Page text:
Jim McDaniels, 69, Dies; Led Western Kentucky to Final Four

The N.C.A.A. vacated Western Kentucky’s third-place finish and required the university to repay its share of tournament proceeds, more than $66,000 (the equivalent of more than $360,000 today).

It was not the last time contracts caused problems for McDaniels. During his rookie professional season, he left the Cougars for the Seattle SuperSonics of the National Basketball Association after a disagreement about the terms of his A.B.A. contract.

He was one of many A.B.A. players, most notably Julius Erving, who moved from one league to the other in search of better deals. (The leagues merged in 1976.)


Jim McDaniels in an undated photograph.

United Press International

The legal equivalent of a bench-clearing brawl ensued. Lawsuits, to wide publicity, were filed by the Cougars, the Sonics, McDaniels and others involved in his contracts.

The Cougars eventually relented, and McDaniels stayed in Seattle. But his tenure there was brief. His average dropped from 26.8 points per game with the Cougars to 9.4 with the Sonics that season, and Seattle released him in 1974.

After a year in Italy, he played for the Los Angeles Lakers of the N.B.A. and the Kentucky Colonels of the A.B.A. He played his last season as a reserve center for the N.B.A.’s Buffalo Braves, which he joined after another year in Europe.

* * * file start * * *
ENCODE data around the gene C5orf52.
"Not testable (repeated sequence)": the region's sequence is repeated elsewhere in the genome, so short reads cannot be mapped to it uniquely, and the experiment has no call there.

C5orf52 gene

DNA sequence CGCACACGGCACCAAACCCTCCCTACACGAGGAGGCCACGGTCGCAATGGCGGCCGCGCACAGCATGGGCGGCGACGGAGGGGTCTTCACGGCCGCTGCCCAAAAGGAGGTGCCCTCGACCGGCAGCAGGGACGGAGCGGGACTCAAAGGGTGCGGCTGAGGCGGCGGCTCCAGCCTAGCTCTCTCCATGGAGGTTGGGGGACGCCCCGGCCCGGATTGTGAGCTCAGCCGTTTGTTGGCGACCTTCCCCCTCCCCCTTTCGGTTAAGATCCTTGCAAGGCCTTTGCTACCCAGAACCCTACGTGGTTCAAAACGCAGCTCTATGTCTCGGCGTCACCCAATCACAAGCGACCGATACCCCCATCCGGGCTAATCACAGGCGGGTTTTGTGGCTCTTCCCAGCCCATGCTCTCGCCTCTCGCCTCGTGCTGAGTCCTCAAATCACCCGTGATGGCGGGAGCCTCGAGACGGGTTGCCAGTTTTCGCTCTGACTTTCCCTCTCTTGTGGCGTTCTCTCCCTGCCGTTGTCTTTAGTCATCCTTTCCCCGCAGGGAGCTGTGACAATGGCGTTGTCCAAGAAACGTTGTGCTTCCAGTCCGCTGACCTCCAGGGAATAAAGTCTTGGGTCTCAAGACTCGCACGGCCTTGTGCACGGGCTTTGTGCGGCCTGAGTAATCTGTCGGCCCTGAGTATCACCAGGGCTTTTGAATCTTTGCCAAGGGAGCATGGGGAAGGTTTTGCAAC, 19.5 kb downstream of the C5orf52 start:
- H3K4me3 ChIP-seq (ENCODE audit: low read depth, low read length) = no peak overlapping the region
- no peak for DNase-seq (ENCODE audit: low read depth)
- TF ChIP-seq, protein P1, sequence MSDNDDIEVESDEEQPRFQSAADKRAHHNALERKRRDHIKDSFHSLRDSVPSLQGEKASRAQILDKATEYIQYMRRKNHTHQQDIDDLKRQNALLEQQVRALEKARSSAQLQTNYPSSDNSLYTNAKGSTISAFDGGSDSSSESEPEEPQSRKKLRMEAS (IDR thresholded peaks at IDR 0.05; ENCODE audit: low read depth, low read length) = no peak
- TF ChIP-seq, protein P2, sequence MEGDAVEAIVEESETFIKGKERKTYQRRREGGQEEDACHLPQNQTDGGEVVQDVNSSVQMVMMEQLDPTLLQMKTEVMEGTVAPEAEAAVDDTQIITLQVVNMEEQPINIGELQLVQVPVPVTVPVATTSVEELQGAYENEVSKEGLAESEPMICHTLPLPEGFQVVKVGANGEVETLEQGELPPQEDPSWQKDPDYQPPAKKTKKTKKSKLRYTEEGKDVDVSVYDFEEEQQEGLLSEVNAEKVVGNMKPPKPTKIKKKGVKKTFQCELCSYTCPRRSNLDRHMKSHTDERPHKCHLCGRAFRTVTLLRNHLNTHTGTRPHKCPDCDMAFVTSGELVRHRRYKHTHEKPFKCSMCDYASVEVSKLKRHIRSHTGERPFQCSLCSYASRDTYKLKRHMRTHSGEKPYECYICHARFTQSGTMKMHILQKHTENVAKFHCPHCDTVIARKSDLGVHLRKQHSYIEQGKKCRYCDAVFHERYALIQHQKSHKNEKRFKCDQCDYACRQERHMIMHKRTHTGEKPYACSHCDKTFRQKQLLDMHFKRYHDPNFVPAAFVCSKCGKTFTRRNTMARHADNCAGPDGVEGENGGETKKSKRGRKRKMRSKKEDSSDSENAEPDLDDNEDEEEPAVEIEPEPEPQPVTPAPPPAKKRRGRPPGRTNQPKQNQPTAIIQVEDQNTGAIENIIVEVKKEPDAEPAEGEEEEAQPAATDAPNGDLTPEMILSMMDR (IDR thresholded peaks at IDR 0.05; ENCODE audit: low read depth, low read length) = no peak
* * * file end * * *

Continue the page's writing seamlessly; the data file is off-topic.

“I’m a player and a very dedicated athlete,” McDaniels told United Press International in 1977. “When I leave the game, I want to be able to say that good or bad, I gave 100 percent.”

He retired in 1978 with a career average of 10 points per game.

James Ronald McDaniels was born in Scottsville, Ky., on April 2, 1948, to James McDaniels and the former Sendy Binom. His stepfather, Dickie Stovall, helped raise him.

Western Kentucky recruited him after he had a standout high school career in Scottsville, averaging nearly 40 points per game as a senior. He holds a number of university career records, including those for field goals (935), scoring average (27.6 points) and total points (2,238). (Courtney Lee tied that mark in 2008, but McDaniels did it before there were three-point shots in college basketball.)

He graduated in 1971 with a bachelor’s degree in sociology.

After retiring, he coached high school basketball and sold cars. He married Carolyn Wright in 1990.

In addition to his wife, with whom he lived…

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